Tue, Feb. 18

Adrenal fatigue really does exist

Magdalena Romanska

Magdalena Romanska

Let's talk today about something that does not exist: adrenal fatigue. Many of us do or will suffer from it. However, the mainstream medical community does not recognize it as a disease, so there is no official treatment protocol.

The big question is: why isn't it recognized as a physical ailment that needs healing? There are several factors. Adrenal fatigue is one of those conditions that can be effectively treated by lifestyle changes, rather than having to take a daily or weekly pill indefinitely.

In my opinion, as the pharmaceutical industry does not see any potential money to be made, they are not investing in research for a cure or advocating that it be officially acknowledged. Medicine is also a business, and insurance companies only pay physicians for diagnosing and treating an officially recognized ailment. Without that diagnosis number, it technically does not exist.

It's a frustrating, vicious bureaucratic cycle. Rather than investigating what circumstances lead to the problem, the adrenal fatigue sufferers are left in limbo.

Every day our adrenal glands produce stress hormones, most notably cortisol and adrenaline. However, thanks to our ever-more-hectic modern lives, that hormone production does not slow down when it should, especially at night.

The combination of constant hormonal imbalance, chronic stress and sugar-and-coffee-driven days finally takes a toll: our sleep cycles are negatively impacted, so we wake up feeling sluggish and tired instead of refreshed and alert. Mental and physical fatigue also leads to overeating throughout the day. With adrenal fatigue, the weight we gain loves to settle in the area where our waistlines used to be.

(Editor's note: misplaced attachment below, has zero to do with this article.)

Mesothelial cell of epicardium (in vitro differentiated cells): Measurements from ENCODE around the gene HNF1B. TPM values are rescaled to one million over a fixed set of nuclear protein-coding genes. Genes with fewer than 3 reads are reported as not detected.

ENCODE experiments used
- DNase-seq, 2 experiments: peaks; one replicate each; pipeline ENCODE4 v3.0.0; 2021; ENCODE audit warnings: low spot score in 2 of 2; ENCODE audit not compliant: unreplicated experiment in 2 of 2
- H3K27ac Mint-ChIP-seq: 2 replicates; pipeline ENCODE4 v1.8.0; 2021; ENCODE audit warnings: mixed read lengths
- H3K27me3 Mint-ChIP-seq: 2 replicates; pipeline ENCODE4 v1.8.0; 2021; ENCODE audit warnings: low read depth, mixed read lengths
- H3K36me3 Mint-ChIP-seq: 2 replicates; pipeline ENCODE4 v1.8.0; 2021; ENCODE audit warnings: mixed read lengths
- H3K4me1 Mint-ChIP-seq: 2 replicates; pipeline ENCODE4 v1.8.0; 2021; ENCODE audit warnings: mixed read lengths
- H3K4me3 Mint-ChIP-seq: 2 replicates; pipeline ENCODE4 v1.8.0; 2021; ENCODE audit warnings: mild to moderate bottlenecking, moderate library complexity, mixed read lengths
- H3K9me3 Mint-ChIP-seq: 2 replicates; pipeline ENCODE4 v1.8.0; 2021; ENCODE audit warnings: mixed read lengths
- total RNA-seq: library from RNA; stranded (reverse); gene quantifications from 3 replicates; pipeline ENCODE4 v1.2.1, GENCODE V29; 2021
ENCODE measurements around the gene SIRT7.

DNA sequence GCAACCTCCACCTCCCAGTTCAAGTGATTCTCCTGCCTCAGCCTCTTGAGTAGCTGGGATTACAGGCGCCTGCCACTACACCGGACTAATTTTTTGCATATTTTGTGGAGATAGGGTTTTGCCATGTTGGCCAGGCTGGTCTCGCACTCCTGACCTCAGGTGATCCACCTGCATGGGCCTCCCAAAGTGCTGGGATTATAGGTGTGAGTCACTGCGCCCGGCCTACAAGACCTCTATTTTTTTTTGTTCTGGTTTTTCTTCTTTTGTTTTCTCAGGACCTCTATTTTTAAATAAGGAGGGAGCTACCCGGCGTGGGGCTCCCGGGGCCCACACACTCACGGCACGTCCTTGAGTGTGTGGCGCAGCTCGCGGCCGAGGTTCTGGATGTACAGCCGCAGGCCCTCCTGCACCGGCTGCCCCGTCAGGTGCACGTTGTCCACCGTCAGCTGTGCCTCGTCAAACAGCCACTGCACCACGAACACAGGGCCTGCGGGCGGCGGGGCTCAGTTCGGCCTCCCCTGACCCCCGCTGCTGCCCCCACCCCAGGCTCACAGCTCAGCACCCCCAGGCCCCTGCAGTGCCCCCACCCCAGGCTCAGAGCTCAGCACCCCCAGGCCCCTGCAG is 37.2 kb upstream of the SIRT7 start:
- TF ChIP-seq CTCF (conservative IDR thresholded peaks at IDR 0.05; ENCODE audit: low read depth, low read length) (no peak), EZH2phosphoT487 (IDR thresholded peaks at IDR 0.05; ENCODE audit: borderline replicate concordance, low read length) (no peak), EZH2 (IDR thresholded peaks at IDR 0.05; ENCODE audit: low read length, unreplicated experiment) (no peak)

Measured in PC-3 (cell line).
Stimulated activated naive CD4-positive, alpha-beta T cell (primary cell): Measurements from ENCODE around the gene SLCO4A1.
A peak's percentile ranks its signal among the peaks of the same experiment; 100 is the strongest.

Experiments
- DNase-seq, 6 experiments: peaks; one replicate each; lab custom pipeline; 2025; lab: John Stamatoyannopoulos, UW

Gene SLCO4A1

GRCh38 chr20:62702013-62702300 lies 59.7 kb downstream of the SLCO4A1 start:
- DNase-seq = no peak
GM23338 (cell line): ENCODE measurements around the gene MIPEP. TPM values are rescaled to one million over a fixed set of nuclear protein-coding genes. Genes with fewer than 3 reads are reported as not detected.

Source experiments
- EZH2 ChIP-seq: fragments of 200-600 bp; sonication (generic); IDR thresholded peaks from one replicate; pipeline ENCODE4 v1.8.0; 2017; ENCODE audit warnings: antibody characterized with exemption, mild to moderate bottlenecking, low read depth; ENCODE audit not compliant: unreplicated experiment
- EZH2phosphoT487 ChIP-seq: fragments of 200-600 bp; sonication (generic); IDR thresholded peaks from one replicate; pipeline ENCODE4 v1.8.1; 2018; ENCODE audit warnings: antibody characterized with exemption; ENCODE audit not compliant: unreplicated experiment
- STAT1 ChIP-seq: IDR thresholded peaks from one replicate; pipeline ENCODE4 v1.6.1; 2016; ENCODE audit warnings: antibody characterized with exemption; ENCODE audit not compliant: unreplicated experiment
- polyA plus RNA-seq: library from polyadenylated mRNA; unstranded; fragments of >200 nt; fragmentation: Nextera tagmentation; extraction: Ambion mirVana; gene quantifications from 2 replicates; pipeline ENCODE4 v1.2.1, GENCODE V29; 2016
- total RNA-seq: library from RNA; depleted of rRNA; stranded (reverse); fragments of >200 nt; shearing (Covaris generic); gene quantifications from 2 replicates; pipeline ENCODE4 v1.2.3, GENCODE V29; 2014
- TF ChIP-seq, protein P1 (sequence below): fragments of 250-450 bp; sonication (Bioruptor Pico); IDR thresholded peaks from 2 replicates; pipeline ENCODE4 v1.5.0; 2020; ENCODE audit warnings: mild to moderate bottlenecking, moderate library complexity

Then comes the Catch-22 of dieting. Trying to lose weight through food and caloric deprivation stresses our bodies even further, resulting in an even higher production of stress hormones. It's another vicious cycle.

Then, when dieting does not work, some of us start working out obsessively. Our limbic brain cannot distinguish between emotional stress and the stress from excessive training.

It sends out the fight-or-flight signal, which results in, yes, the production of even more stress hormones. This is why, after a few weeks of dieting and/or exercising, we hit the notorious weight loss plateau, and no matter how much we try, the scale doesn't bulge.

So what does this tell us? We have to destress our life! I know, easier said than done. We have to nurture, not starve, our bodies; and we must keep exercising.

So, try to work out several times a day -- including some weightlifting -- for shorter periods of time. Also, talk to your doctor about consulting with a functional medicine specialist to learn what supplements might help restore your body's hormonal balance.

The path back to health is long, but with some patience you can do it!

Magdalena is the owner of the Be Fit Fit Personal Training and Wellness Studio ( Her Be Fit Fit blog is available on

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